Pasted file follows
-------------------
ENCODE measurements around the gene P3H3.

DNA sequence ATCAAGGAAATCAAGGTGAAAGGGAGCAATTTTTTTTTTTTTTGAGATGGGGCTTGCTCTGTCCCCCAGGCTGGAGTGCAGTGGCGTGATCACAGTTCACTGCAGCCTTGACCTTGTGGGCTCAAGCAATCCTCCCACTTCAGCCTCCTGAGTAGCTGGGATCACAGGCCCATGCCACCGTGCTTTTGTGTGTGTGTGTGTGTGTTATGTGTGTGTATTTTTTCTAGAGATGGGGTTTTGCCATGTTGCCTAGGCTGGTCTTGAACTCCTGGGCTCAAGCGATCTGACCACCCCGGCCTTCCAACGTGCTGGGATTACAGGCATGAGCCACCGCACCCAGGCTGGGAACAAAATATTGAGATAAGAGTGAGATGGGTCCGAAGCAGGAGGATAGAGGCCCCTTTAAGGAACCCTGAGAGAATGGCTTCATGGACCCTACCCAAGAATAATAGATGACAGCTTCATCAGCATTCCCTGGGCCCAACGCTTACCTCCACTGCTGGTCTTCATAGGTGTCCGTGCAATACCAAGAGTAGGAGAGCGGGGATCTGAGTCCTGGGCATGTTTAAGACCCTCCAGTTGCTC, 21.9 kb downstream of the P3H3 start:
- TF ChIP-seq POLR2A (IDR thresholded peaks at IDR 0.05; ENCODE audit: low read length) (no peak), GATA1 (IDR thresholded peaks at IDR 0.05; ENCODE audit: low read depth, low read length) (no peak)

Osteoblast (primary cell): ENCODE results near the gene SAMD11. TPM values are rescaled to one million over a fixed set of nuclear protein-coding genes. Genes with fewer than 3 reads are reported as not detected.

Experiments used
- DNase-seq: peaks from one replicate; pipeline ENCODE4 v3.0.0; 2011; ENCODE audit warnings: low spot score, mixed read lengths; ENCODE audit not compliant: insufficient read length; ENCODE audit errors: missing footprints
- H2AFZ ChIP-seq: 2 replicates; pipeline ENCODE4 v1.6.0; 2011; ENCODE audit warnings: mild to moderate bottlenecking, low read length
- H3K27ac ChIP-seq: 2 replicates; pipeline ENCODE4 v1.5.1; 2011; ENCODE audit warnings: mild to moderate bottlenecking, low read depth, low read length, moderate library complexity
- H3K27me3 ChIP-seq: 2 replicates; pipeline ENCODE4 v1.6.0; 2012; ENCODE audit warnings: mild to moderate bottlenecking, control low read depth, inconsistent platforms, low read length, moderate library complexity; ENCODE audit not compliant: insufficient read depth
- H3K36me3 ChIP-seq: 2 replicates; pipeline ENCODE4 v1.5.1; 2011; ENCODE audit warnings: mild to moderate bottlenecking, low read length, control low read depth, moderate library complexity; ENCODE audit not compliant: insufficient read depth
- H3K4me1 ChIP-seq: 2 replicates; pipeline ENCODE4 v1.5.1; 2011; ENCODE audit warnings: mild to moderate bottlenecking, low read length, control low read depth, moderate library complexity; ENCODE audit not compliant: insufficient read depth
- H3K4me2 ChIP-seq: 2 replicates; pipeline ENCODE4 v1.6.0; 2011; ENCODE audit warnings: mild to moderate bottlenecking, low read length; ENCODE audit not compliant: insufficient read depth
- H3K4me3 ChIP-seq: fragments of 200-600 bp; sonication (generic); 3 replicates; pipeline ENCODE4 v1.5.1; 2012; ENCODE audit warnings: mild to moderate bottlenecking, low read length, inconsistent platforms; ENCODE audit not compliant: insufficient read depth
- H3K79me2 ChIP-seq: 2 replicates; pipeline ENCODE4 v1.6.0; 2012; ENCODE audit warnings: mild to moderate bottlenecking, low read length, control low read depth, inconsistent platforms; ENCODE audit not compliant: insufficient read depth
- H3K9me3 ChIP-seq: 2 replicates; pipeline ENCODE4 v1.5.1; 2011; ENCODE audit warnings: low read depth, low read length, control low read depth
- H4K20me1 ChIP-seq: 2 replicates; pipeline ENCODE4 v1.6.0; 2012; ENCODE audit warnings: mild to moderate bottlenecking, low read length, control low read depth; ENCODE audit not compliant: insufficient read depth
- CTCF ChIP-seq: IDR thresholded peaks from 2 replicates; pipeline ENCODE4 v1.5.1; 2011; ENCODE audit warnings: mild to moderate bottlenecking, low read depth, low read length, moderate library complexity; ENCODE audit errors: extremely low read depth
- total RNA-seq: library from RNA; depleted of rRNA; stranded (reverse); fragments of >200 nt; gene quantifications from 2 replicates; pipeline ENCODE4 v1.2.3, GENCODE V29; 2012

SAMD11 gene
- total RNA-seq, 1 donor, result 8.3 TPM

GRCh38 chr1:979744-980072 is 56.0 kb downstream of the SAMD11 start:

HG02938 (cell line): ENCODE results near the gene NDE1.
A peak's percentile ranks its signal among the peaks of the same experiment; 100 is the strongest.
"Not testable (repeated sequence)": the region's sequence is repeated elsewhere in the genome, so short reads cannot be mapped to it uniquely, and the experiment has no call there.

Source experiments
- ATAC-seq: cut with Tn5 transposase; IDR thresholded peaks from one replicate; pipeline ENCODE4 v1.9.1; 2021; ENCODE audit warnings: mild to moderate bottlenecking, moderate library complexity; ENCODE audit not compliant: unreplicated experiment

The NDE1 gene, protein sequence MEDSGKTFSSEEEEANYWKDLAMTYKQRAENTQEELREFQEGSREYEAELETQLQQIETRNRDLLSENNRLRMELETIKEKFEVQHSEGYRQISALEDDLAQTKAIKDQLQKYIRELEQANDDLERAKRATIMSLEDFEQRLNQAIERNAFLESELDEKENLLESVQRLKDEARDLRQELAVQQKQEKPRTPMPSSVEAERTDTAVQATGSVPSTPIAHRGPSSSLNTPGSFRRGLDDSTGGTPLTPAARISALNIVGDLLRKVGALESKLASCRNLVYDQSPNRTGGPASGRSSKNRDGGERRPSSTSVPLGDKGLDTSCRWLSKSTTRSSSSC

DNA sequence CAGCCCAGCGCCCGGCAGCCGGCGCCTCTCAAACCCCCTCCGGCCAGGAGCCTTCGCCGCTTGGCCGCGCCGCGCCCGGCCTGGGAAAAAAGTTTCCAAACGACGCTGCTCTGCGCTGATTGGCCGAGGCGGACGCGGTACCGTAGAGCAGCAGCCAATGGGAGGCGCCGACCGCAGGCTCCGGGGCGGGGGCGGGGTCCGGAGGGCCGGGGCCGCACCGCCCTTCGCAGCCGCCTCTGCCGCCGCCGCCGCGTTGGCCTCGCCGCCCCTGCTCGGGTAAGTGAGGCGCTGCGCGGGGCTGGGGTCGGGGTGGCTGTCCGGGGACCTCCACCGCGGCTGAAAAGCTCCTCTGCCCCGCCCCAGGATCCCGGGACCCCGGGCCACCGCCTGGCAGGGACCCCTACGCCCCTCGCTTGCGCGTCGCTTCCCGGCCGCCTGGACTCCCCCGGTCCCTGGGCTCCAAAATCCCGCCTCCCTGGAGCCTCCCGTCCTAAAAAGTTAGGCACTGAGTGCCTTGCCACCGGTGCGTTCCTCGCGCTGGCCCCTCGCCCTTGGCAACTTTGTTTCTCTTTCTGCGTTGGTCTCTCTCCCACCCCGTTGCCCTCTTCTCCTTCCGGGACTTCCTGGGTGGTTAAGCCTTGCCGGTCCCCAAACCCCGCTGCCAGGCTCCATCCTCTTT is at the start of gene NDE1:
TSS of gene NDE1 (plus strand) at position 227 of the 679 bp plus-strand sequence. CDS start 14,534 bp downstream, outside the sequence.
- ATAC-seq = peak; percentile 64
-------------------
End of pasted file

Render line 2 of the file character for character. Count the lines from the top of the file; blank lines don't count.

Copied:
DNA sequence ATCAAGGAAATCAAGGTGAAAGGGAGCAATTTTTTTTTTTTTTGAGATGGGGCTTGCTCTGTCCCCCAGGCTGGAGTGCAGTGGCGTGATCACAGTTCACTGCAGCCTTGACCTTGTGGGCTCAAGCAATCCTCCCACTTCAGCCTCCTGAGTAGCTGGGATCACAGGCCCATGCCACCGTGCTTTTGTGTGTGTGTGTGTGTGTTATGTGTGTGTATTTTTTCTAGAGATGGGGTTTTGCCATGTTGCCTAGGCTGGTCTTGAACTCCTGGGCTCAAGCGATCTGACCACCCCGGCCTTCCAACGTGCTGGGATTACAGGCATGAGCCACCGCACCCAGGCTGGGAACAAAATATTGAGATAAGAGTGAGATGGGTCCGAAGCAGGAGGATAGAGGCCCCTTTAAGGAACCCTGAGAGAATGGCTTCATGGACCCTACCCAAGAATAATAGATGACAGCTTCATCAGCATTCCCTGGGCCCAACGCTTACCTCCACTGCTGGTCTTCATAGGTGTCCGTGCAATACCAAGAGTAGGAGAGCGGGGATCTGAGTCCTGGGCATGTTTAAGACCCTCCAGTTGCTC, 21.9 kb downstream of the P3H3 start: